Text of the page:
Sorting by Transpositions is Difficult

Abstract : In comparative genomics, a transposition is an operation that ex- changes two consecutive sequences of genes in a genome. The transposition distance, that is, the minimum number of transpositions needed to transform a genome into another, can be considered as a relevant evolutionary distance. The problem of computing this distance when genomes are represented by permuta- tions, called the S ORTING BY T RANSPOSITIONS problem (SBT), has been in- troduced by Bafna and Pevzner [3] in 1995. It has naturally been the focus of a number of studies, but the computational complexity of this problem has re- mained undetermined for 15 years. In this paper, we answer this long-standing open question by proving that the S ORTING BY T RANSPOSITIONS problem is NP-hard. As a corollary of our re- sult, we also prove that the following problem from [9] is NP-hard: given a per- mutation π, is it possible to sort π using db (π)/3 permutations, where db (π) is the number of breakpoints of π?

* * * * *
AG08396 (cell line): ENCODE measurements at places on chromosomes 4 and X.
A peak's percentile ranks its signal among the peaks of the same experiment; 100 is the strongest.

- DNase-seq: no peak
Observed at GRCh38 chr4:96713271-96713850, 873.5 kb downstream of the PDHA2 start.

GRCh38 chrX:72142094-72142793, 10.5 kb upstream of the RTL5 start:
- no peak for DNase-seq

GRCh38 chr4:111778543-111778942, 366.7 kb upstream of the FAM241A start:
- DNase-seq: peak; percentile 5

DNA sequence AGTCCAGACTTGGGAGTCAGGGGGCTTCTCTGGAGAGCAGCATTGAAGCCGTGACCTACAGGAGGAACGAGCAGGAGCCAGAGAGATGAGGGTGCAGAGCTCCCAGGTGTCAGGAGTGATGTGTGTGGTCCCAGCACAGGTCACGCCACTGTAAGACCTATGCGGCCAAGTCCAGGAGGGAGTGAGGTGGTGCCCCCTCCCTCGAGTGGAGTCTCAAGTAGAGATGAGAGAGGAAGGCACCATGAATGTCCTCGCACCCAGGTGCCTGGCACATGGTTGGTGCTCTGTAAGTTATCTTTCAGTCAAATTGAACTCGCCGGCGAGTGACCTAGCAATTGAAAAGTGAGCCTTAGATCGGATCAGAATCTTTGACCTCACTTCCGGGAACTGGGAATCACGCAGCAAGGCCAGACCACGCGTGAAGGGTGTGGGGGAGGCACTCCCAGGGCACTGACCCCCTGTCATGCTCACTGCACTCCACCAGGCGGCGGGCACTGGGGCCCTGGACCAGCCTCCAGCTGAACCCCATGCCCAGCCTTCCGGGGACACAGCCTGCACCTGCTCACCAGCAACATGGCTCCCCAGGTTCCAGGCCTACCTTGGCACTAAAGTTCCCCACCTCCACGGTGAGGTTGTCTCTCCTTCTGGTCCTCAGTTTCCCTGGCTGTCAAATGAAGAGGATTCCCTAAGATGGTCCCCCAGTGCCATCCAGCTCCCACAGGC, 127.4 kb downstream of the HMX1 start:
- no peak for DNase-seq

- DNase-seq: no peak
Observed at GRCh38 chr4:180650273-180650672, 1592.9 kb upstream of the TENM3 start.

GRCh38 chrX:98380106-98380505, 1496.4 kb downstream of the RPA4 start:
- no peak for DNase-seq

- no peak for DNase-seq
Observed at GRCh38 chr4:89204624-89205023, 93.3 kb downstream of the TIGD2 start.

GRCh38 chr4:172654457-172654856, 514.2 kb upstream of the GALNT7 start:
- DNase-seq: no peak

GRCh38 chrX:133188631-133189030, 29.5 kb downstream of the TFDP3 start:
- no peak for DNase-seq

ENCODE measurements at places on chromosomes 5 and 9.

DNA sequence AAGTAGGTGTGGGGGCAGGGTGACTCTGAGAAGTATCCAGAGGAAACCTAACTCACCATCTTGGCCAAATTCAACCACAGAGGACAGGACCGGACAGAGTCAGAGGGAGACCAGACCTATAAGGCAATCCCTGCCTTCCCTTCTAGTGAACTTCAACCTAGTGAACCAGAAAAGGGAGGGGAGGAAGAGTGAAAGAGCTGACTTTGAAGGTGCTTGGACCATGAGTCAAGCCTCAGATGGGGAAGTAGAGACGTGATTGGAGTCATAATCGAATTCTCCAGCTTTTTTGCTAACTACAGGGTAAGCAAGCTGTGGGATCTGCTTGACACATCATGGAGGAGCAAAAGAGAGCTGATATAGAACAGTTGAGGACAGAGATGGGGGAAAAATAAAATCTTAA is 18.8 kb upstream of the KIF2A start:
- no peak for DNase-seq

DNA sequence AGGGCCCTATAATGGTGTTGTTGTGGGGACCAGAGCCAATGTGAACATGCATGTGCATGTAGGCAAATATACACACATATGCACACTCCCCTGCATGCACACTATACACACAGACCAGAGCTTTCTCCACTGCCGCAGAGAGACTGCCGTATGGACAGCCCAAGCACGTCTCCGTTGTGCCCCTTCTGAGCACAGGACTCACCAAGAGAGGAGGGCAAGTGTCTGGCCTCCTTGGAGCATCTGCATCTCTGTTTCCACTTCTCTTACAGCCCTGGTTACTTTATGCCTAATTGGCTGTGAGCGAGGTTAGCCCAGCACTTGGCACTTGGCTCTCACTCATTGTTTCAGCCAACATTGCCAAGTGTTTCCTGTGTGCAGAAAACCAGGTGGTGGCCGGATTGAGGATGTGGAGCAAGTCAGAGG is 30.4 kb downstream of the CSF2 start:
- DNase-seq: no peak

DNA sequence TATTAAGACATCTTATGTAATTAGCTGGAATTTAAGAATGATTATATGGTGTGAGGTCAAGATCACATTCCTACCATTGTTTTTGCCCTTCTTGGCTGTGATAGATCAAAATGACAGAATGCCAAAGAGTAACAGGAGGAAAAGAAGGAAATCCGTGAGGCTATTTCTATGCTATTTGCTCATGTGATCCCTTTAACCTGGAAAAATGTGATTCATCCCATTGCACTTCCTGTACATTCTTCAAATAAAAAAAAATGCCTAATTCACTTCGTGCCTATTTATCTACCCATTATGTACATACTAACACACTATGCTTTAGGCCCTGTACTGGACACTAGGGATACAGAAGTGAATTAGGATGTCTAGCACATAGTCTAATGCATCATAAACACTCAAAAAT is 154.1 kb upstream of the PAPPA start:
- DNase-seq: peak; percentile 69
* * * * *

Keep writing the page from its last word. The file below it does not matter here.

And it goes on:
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Laurent Bulteau, Guillaume Fertin, Irena Rusu. Sorting by Transpositions is Difficult. 38th International Colloquium on Automata, Languages and Programming (ICALP 2011), 2011, Zürich, Switzerland. pp.654-665. ⟨hal-00606223⟩



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